Similarly, anthropologists who have worked with the Jarawa and Onge peoples of the Andaman and Nicobar islands in the Bay of Bengal report that they also claim that the dead live around them as spirits. More interestingly from the point of view of Jaynes's theory, others have referred to isolated societies who lack a spatialised concept of time. See source 1 below. This is very much in keeping with Jaynes's ideas that bicameral people didn't visualise time like we do.
After stating all this, it's important to stress again - to avoid the last two paragraphs being exploited for racial supremacist reasons - that according to Jaynes, the mentality we have today is to a large degree learned. Language plays a huge part and if a language lacks words for a particular concept, then speakers of that language won't have that concept. It's not genetic.
Julian Jaynes died in 1997 before he was able to advance his theory. He had apparently been planning another book to be called The Consequences of Consciousness in which he would develop further some ideas on the differences between our own "unicameral" mentality and that of the bicamerals. This new state of unicamerality as we'll see, was far from being just a benign freedom to rejoice in self-awareness and look upon the world empirically and dispassionately.
Since we can recall past events, we are also recalling the emotions we felt during those events - and to a large extent re-experiencing them. A bicameral person may experience a frightening incident but once the source of the fear is removed, the fear vanishes. A unicameral person will - on account of his/her conscious memory - be able to recall the event again and again, re-experiencing the fear until it becomes anxiety: fear in alliance with a conscious memory producing an entirely new and far more corrosive emotion.
Similarly, recollection of an event that made us angry at the time will cause us in the end to hate. Remembering an act of sexual intercourse can engender lust. Thinking at length over a delicious meal one had can trigger a false appetite and lead to gluttony, eating for the sake of eating. One shameful event can gradually lead to guilt, sadness to melancholy and rejection to jealousy. An ability to consciously reflect allows us to imagine how our lives might be, to compare ourselves to others we perceive to be better off and to feel the pangs of envy.
For this religion tried to provide answers. Abstemiousness recommended in place of lust, forgiveness urged for those who hate and the expectation of Divine Forgiveness for those tortured by guilt. Commandments warned us of the dangers of dishonest behaviour (bearing false witness or stealing), excessive sexual desire (covetting one's neighbour's wife) or envy (covetting one's neighbour's goods). The Seven Deadly Sins point out the dangers of indulging feelings that have distinct origins in unicamerality and conscious memory.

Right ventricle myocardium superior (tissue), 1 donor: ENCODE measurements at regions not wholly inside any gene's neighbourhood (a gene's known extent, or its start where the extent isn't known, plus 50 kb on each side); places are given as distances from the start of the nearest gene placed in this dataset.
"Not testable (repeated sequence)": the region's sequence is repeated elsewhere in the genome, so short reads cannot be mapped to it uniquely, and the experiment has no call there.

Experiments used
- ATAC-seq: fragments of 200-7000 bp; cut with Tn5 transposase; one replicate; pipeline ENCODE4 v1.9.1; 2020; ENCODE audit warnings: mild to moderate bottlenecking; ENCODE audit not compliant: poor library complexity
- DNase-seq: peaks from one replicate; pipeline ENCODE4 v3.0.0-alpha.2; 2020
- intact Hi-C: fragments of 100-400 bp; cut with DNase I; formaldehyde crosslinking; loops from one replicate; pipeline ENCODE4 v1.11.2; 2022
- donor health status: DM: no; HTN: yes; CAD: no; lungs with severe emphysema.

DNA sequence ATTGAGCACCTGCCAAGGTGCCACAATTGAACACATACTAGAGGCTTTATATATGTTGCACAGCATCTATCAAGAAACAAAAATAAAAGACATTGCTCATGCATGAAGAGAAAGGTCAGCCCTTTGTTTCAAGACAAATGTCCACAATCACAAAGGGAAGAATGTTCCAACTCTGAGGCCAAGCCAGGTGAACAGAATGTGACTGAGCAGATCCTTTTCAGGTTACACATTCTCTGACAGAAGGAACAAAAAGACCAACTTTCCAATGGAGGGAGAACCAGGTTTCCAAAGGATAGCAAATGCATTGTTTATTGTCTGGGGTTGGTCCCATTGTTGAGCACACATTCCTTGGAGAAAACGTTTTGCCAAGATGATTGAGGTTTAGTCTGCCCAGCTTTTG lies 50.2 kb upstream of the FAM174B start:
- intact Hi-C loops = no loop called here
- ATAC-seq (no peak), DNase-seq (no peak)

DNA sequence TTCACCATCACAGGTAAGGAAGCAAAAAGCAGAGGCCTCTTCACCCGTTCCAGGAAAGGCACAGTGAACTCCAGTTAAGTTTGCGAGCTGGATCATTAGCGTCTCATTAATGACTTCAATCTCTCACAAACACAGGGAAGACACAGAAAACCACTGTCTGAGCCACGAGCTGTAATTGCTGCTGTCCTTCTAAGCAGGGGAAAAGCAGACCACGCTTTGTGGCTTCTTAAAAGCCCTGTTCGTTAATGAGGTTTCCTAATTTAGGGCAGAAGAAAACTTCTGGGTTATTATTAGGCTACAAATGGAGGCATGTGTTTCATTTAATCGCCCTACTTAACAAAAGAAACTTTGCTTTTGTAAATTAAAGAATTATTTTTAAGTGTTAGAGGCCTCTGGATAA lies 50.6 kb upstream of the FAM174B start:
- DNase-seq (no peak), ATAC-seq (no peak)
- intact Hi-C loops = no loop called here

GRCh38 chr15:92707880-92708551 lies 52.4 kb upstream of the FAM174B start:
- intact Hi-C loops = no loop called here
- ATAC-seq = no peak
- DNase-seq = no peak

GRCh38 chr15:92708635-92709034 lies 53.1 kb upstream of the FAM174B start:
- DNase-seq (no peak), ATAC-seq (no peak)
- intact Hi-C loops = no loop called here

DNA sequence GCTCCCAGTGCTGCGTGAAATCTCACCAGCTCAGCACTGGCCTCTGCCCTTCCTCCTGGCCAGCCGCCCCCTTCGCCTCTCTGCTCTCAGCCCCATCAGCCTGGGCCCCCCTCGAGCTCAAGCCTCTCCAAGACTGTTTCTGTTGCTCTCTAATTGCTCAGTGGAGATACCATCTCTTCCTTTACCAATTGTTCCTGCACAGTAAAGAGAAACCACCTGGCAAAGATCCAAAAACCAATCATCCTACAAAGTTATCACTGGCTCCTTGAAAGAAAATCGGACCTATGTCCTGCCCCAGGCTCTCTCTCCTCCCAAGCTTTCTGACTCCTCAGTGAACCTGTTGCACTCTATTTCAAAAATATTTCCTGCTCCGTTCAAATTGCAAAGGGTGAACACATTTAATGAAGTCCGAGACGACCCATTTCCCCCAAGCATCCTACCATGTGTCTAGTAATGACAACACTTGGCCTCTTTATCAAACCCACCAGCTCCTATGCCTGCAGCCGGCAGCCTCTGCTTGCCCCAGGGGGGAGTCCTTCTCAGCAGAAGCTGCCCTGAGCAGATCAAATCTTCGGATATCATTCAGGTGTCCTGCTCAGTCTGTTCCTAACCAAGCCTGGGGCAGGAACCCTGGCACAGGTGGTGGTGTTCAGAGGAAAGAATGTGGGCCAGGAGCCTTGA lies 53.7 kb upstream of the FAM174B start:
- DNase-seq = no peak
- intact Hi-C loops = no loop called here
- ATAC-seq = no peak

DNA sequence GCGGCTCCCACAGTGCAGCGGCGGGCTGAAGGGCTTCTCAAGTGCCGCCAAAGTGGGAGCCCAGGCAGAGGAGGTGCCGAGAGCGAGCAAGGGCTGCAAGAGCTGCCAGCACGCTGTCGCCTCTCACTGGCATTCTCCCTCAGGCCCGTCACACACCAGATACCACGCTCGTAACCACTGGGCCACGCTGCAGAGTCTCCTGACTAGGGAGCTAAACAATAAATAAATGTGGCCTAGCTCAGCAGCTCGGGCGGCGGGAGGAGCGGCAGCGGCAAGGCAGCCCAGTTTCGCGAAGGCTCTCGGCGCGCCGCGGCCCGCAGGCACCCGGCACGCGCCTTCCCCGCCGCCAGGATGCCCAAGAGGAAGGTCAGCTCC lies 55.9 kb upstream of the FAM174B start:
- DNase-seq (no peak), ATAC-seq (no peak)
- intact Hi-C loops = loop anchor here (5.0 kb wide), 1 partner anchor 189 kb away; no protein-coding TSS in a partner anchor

His theory is promoted today by the Julian Jaynes Society (Julian Jaynes Society | Exploring Consciousness and the Bicameral Mind Theory Since 1997) and there are far more facets to it than this post could ever hope to address. These voices are apparently quite common amongst people with non-verbal quadriplegia. There is also for discussion the point that schizophrenia is nothing more than a residue of bicamerality. People with schizophrenia report a mentality - when the voice(s) kick(s) in - that is remarkably similar to the bicameral one described by Jaynes. The dreams that bicamerals had were quite different to the ones we unicamerals have today. There's also the effect the new unicameral mentality had on religion - some of which was touched on above. How religion dealt with the unicameral's worries about the emptiness and despair of a looming death is worthy of a whole separate thread. The theory is controversial and is by no means widely accepted by mainstream psychology. But, fact or total fiction, it’s one hell of a story.
1.Amondawa tribe lacks abstract idea of time, study says | Culture and Art |Axisoflogic.com
3.Summary of Evidence for Julian Jaynes's Theory | Julian Jaynes Society
4.The Julian Jaynes Collection, Marcel Kuijsten (ed.), Julian Jaynes Society, 2012
5.The Origin of Consciousness in the Breakdown of the Bicameral Mind, Julian Jaynes, Houghton Mifflin/Mariner Books (1976, 2000)
6.Reflections on the Dawn of Consciousness: Julian Jaynes's Bicameral Mind Theory Revisited, Marcel Kuijsten (ed.), Julian Jaynes Society, 2010
7.Artikelen van Erik Weijers - The origin of consciousness